6 Points on How Almonds Help Your Dancing

Adding a handful of almonds to your post-training or mid-competition snack may go a long way. These are a real treasure chest of nutrients and… they also help to keep your waist line in control! Here are just a few reasons why you should add some almonds to your routine.

Protein boost

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just a handful of nuts (about 1/3 of a cup) contains 10 grams of protein. That is more protein that a whole egg.! A crucial step in post-training recovery is manufacturing new muscle protein and cellular components that are part of repair and adaptation to exercise and almonds are a great source of protein for muscle repair.

Loads of vitamins and minerals

Almonds are a rich source of vitamin E, copper, magnesium. The antioxidant action of vitamin E is of particular note for dancers, as this can help clean up the free radical damage of training stress.

Antioxidants

Eat your almonds with skins on! Almond skins contain more than 20 identified flavonoids, which are also powerful antioxidants capable of repairing cellular damage. The natural vitamin E in almonds is enhanced by the flavonoids in almond skin, making it several times more effective than pure vitamin E supplement in pill form.

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Glowing skin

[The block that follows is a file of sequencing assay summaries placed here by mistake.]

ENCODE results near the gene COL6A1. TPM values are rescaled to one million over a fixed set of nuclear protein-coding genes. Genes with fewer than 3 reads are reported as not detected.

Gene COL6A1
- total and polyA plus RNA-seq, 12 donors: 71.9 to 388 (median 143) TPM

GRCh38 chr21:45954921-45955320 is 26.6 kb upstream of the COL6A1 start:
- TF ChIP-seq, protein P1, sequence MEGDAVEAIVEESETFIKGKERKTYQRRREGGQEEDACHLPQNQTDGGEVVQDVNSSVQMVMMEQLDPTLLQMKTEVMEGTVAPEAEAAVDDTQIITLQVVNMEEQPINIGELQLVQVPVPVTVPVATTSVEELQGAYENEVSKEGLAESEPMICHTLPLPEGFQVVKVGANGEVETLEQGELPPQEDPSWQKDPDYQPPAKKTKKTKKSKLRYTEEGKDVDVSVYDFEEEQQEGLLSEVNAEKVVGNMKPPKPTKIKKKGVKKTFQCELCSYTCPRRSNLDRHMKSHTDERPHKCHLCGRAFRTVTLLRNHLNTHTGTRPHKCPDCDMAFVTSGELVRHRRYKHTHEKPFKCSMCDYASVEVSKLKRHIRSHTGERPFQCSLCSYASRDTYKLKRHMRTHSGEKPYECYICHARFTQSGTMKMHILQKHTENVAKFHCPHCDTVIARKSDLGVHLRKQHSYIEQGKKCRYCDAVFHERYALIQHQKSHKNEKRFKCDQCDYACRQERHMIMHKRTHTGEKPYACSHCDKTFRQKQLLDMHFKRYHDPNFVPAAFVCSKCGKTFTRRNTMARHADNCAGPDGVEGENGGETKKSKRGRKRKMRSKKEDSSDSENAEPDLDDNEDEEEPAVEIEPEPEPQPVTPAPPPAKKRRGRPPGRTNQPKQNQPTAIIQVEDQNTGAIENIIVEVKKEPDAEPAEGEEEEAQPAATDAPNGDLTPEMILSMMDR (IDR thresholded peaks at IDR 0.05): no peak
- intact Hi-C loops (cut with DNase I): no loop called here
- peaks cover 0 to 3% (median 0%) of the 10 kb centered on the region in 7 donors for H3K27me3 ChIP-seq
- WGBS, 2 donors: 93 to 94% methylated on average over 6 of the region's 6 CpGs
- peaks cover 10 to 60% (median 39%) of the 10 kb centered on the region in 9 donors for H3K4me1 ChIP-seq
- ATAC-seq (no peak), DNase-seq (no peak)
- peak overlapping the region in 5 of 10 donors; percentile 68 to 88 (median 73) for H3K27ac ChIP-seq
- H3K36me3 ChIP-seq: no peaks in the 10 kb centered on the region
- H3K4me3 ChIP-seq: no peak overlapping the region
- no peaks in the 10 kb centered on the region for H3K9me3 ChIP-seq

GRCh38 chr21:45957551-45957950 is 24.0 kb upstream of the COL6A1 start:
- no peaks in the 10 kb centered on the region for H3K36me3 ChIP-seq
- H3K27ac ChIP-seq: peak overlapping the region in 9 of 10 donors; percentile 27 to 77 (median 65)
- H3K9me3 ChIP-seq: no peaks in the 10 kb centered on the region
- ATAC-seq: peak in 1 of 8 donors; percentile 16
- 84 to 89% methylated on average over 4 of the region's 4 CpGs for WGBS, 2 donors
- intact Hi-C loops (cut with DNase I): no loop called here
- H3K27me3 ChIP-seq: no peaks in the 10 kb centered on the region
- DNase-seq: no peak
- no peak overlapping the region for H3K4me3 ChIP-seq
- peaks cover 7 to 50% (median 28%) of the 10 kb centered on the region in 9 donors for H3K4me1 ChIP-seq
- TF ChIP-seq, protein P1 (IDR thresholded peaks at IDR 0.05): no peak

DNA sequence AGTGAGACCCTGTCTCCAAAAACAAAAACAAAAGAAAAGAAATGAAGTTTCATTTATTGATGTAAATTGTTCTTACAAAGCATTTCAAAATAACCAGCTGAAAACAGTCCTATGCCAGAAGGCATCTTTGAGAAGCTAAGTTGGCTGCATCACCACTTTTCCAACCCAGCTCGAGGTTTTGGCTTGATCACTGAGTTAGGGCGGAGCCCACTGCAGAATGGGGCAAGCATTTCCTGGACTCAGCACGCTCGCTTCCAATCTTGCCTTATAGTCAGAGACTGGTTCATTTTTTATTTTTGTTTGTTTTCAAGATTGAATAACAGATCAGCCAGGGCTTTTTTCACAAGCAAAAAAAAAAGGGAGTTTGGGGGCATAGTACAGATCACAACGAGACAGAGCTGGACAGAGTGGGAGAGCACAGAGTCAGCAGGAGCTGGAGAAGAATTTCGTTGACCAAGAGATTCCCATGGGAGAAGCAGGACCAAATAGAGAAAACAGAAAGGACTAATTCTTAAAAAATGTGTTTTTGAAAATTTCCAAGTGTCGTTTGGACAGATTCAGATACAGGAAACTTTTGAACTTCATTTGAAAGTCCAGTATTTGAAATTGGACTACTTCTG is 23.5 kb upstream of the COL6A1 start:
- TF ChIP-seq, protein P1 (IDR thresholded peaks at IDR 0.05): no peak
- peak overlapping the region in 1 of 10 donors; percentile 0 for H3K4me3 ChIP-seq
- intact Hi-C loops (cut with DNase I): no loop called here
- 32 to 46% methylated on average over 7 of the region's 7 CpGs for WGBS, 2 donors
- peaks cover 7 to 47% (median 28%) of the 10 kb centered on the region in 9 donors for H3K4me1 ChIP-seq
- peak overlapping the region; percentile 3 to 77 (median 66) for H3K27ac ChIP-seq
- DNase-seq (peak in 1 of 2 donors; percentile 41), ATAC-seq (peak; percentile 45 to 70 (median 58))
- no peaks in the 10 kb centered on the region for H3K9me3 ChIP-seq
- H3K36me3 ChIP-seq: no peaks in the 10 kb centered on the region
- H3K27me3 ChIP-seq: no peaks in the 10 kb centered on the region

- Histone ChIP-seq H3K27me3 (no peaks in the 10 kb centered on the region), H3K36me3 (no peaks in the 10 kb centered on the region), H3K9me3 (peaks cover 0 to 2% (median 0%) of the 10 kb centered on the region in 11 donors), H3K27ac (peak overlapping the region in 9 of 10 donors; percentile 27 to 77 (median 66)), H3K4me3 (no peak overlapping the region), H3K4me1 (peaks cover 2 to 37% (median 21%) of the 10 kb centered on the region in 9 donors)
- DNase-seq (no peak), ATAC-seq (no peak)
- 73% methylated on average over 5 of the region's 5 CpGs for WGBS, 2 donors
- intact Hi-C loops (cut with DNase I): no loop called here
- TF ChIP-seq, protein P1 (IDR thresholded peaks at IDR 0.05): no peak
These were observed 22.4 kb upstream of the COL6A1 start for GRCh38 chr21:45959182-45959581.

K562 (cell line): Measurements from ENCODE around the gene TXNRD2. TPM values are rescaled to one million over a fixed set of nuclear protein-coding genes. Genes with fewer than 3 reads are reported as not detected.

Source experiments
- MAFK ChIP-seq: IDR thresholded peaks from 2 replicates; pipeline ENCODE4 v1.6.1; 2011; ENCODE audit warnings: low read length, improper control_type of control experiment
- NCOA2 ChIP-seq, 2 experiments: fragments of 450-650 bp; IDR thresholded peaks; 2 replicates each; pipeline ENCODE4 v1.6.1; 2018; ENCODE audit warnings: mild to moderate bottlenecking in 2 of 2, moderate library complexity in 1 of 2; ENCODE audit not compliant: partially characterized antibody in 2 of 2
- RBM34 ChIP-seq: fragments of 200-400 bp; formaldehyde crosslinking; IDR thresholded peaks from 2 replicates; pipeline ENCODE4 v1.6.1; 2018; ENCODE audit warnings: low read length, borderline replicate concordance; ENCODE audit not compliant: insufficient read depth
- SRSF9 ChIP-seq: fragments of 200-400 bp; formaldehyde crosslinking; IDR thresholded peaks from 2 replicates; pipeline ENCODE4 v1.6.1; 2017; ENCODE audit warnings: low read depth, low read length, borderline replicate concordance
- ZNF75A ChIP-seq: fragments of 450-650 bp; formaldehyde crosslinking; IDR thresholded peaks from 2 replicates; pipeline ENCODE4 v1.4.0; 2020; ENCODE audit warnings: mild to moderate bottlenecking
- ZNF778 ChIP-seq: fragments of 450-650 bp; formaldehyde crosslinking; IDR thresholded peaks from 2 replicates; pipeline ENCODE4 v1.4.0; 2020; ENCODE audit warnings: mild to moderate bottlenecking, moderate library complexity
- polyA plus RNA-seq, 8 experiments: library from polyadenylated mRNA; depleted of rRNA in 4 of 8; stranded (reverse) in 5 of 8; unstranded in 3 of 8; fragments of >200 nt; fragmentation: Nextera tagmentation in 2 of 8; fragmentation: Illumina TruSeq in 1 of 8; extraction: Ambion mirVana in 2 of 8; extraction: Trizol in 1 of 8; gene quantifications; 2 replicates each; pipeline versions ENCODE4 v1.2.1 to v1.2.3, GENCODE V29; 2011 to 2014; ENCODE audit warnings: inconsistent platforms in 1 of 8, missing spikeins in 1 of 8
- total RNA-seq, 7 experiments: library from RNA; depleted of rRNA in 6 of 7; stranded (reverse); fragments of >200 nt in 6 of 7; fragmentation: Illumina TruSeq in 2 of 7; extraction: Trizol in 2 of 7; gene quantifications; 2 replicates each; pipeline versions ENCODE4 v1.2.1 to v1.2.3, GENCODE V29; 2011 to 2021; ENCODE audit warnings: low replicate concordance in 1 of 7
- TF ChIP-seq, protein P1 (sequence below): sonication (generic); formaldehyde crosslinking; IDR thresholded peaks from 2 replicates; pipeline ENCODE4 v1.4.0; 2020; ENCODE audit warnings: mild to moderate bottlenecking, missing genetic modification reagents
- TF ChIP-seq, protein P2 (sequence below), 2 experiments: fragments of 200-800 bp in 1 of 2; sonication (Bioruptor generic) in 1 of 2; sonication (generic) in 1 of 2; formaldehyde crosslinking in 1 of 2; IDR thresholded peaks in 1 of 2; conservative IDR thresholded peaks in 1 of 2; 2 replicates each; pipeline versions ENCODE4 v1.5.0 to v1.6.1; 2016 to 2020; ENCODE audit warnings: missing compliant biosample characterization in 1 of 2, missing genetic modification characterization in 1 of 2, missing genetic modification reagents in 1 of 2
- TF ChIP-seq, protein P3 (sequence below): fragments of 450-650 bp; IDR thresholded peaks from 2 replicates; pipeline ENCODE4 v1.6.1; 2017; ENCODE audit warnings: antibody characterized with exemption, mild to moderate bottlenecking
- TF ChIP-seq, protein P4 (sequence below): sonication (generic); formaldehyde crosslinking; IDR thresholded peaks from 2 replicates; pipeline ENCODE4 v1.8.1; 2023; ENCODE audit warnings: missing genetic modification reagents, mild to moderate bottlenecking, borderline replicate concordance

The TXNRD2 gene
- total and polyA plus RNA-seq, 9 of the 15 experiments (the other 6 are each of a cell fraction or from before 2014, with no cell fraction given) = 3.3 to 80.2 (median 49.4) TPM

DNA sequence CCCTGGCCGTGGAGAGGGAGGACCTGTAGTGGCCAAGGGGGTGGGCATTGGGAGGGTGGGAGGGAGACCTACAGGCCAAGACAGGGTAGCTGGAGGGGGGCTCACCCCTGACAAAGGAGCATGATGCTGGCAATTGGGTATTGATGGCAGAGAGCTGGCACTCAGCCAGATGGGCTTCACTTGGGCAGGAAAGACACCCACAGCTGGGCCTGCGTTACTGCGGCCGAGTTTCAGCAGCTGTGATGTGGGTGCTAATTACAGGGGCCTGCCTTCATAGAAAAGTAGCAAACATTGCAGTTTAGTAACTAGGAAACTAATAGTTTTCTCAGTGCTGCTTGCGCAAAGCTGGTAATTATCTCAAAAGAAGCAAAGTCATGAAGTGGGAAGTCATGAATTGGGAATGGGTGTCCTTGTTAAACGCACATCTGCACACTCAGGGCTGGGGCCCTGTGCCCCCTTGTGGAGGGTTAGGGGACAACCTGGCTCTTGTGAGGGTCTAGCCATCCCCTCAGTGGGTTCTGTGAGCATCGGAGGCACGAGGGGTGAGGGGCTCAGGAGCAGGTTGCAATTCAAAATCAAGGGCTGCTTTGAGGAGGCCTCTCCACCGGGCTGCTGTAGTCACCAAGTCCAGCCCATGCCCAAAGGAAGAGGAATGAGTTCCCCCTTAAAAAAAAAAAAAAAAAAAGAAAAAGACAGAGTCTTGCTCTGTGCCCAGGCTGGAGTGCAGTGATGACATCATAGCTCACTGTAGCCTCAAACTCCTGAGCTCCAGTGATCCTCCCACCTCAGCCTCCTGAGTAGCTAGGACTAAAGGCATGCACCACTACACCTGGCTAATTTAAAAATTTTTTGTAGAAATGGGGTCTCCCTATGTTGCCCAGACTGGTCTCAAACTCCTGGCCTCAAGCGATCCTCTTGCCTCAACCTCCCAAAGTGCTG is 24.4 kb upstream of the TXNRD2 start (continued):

Regular intake of raw almonds will help you even out your skin tone, get rid of imperfections and prevent wrinkles and black circles under your eyes. If you use tanning lotion for competition, you would probably need to wash or scrub it off after. Almonds will help to replenish the nutrients of the outer epidermis.

No more cravings 

Several studies have shown that snacking on almonds helps to keep you appetite in control and reduce cravings – that’s exactly what you need to survive through that lengthy competition and stay in shape.

Strong heart

Almonds are a rich source of healthy unsaturated fats, fiber and phytosterols. All of them play an important role in keeping up your heart happy and healthy. Several studies have shown that consumption of unsaturated fats decreases inflammation, which is a common byproduct of hard training sessions.

Happy & Healthy Dancing!

Author: Maria Depenweiller, BaSc, PHEc [The Wooden Spoon]
Photography: Egorich.ca
Exclusively for Dance Comp Review

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